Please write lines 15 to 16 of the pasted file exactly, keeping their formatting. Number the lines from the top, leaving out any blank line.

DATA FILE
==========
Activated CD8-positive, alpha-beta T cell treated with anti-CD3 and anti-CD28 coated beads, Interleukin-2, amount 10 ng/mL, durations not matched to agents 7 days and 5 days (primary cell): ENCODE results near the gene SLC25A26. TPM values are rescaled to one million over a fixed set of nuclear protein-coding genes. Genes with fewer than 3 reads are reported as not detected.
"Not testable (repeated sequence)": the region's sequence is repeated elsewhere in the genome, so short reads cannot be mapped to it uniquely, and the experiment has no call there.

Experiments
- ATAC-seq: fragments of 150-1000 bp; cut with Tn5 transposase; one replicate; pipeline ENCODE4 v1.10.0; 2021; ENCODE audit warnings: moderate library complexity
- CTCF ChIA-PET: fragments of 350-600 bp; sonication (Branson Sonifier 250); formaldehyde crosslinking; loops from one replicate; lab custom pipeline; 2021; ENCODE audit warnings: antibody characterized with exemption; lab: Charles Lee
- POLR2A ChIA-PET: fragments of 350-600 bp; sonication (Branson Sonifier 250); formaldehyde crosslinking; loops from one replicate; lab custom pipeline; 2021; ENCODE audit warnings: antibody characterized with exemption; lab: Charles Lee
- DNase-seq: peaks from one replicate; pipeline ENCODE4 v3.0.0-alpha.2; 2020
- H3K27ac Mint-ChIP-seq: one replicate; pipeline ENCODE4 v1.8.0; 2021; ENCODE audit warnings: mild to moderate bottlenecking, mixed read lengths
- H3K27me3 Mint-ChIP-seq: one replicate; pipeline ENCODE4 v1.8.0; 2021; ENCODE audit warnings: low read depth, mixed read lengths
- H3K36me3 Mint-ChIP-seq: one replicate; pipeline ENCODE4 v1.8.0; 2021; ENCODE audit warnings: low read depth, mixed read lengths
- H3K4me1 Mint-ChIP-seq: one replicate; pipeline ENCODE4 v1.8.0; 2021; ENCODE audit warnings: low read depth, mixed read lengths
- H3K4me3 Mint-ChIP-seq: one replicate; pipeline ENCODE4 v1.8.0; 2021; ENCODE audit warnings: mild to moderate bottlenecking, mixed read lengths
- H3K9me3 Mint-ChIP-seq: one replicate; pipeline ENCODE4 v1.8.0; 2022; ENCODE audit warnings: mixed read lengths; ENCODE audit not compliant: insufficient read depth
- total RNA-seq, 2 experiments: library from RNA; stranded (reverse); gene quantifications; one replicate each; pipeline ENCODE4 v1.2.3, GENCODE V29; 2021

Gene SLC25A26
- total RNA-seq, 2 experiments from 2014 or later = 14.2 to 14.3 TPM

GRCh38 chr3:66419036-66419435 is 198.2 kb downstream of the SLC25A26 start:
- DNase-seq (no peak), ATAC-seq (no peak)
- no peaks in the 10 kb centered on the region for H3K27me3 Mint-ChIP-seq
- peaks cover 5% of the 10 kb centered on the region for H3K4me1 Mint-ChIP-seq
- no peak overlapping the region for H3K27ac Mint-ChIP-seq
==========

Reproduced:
Gene SLC25A26
- total RNA-seq, 2 experiments from 2014 or later = 14.2 to 14.3 TPM